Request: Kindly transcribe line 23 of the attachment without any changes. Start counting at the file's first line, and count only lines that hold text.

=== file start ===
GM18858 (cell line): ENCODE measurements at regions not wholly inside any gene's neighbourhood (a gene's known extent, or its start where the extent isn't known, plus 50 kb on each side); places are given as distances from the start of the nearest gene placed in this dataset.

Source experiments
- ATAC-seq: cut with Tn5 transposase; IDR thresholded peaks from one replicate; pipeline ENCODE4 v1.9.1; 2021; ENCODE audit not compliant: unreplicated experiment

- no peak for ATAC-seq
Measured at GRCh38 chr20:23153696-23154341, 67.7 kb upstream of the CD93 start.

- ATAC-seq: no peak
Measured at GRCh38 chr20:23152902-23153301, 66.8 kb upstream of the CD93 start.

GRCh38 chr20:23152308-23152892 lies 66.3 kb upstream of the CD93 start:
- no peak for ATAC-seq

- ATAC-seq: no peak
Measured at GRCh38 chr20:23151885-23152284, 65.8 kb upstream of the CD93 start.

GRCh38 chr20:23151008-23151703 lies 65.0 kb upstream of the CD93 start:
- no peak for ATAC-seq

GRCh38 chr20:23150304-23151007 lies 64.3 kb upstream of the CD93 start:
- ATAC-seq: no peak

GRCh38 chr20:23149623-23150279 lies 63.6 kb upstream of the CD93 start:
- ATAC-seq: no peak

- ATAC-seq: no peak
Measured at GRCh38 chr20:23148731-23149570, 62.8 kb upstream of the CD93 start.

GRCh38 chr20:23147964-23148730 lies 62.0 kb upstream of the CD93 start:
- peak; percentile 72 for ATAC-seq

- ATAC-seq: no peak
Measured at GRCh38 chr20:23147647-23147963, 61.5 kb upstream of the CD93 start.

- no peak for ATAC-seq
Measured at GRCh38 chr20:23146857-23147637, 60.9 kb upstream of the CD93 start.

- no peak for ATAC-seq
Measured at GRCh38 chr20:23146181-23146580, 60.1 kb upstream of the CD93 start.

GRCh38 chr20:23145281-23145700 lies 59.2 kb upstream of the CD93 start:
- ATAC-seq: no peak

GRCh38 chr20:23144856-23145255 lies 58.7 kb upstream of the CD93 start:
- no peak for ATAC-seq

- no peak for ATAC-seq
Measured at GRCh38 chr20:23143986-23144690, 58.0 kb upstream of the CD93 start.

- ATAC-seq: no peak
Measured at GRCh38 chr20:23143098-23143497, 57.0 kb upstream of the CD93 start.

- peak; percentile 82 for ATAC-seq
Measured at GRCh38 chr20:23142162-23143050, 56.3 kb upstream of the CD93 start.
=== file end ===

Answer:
Measured at GRCh38 chr20:23147647-23147963, 61.5 kb upstream of the CD93 start.